SAT requires e-invoices to be archived as electronic documents for five years, accessible to both issuers and recipients.
Format for Printing
In Mexico, SAT requires a specific way to view and print the CFDI XML file. You must include a two-dimensional barcode with a link to an official SAT page.
This is how the e-invoice is validated as authentic.
Validation by Authorized PAC
The PAC must validate an invoice before a seller can ship goods.
Cancellation of CFDIs
You can’t cancel a CFDI. Your PAC must do that on your behalf, and the customer must approve or reject your request within seventy-two hours.
Challenges of CFDI
CFDI is a dynamic e-invoice format with stringent guidelines that has evolved over the years. For example, the process for canceling an electronic invoice in Mexico changed dramatically with the introduction of the Miscellaneous Fiscal Resolution of 2017.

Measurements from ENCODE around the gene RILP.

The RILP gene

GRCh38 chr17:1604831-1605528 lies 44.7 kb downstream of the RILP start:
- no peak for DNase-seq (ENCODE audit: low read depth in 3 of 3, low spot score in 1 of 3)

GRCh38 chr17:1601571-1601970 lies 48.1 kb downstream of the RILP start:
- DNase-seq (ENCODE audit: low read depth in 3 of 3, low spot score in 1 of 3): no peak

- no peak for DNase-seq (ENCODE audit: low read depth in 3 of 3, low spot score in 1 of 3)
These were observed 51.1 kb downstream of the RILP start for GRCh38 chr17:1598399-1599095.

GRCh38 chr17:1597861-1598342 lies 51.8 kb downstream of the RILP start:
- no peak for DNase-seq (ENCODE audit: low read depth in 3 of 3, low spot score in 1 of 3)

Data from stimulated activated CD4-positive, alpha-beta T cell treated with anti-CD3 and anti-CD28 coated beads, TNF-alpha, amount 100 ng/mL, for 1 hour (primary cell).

That new procedure became effective on November 1, 2018. It required suppliers to submit a cancellation request (instead of a credit note) to void a previously issued CFDI invoice. It also required the buyer to accept or reject the request within 72 hours.
CFDI Version 4.0
More recently, Mexico instituted CFDI Version 4.0. The main features of this update include:
- Requirement to include the name and/or business name of the sender and receiver as well as the tax domicile
- Additional fields for listing exported goods
- Section for products or services that have been invoiced and would incur indirect taxes
- Section to list the reason(s) for cancellation of tax receipts
- Modified deadlines for the cancellation of invoices
Working closely with their PAC partners, companies doing business in Mexico began using this CFDI version on January 1, 2022 and have until May 1, 2022, to comply.
Importance of CFDI
Without the ability to create a CFDI-formatted invoice or partner with a PAC, you could not conduct business in Mexico.
Companies that don’t follow Mexico’s stringent e-invoicing requirements or keep up with the changing requirements face penalties, substantial fines, potential disruptions to their supply chain, and payment delays for goods and services delivered.